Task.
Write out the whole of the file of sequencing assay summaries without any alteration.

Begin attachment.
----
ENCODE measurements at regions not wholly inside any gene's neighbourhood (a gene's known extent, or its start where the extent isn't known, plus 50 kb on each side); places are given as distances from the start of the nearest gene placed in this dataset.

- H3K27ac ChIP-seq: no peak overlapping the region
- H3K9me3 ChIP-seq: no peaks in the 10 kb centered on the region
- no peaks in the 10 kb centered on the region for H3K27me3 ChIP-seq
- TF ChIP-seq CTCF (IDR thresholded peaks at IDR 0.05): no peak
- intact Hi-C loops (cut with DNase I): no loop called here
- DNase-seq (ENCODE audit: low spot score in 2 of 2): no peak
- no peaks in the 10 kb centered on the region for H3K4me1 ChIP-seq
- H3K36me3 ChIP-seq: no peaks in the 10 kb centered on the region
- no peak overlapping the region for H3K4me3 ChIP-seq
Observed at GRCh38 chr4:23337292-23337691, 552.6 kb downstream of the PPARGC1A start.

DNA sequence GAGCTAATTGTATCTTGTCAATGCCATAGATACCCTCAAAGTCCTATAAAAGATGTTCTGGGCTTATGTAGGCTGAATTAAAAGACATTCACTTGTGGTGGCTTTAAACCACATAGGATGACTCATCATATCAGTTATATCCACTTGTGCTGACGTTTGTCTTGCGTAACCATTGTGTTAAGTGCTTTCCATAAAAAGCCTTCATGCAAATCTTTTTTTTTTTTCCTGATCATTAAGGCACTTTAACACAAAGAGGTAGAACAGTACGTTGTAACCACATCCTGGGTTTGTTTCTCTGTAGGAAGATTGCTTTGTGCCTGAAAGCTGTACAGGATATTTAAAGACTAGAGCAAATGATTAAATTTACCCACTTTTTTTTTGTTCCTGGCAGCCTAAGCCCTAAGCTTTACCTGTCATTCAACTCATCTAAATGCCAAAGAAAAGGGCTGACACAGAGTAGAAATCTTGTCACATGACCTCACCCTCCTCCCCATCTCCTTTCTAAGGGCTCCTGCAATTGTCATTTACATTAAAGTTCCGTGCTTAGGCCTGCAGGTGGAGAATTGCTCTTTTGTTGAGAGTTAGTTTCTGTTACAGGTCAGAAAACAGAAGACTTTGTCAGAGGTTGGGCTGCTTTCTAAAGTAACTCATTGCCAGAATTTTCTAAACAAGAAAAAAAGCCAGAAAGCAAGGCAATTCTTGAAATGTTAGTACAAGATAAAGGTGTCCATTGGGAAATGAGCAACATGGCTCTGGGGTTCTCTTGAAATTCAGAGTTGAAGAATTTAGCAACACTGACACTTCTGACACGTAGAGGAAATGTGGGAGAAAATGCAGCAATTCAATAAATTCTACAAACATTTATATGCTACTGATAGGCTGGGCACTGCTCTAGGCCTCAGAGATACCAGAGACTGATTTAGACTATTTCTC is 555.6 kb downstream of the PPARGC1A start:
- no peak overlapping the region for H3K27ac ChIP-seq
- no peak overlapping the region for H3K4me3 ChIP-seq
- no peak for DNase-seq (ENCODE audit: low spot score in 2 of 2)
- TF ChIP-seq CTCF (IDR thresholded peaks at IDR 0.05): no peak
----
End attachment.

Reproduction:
ENCODE measurements at regions not wholly inside any gene's neighbourhood (a gene's known extent, or its start where the extent isn't known, plus 50 kb on each side); places are given as distances from the start of the nearest gene placed in this dataset.

- H3K27ac ChIP-seq: no peak overlapping the region
- H3K9me3 ChIP-seq: no peaks in the 10 kb centered on the region
- no peaks in the 10 kb centered on the region for H3K27me3 ChIP-seq
- TF ChIP-seq CTCF (IDR thresholded peaks at IDR 0.05): no peak
- intact Hi-C loops (cut with DNase I): no loop called here
- DNase-seq (ENCODE audit: low spot score in 2 of 2): no peak
- no peaks in the 10 kb centered on the region for H3K4me1 ChIP-seq
- H3K36me3 ChIP-seq: no peaks in the 10 kb centered on the region
- no peak overlapping the region for H3K4me3 ChIP-seq
Observed at GRCh38 chr4:23337292-23337691, 552.6 kb downstream of the PPARGC1A start.

DNA sequence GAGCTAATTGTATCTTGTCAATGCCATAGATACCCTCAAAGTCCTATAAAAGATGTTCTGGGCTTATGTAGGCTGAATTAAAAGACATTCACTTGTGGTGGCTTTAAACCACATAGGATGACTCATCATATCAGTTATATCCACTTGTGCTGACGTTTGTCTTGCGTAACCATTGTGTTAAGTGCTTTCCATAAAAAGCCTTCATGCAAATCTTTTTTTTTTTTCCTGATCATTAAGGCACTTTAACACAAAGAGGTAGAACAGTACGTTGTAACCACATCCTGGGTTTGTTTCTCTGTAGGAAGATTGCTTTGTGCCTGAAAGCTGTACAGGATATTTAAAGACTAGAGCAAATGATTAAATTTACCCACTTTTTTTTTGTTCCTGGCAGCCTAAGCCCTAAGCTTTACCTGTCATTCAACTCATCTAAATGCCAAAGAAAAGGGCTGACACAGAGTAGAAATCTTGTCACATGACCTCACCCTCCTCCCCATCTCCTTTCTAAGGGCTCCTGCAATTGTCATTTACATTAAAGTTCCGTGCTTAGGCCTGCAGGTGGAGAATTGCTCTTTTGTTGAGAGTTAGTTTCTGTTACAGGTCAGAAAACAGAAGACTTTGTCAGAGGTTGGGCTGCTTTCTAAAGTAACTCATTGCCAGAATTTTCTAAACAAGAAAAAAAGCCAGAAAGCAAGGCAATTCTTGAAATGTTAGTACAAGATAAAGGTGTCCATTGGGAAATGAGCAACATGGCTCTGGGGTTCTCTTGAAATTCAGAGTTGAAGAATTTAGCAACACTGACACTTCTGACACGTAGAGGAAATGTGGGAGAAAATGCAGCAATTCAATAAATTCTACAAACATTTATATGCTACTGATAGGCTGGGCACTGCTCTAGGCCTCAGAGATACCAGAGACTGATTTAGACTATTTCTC is 555.6 kb downstream of the PPARGC1A start:
- no peak overlapping the region for H3K27ac ChIP-seq
- no peak overlapping the region for H3K4me3 ChIP-seq
- no peak for DNase-seq (ENCODE audit: low spot score in 2 of 2)
- TF ChIP-seq CTCF (IDR thresholded peaks at IDR 0.05): no peak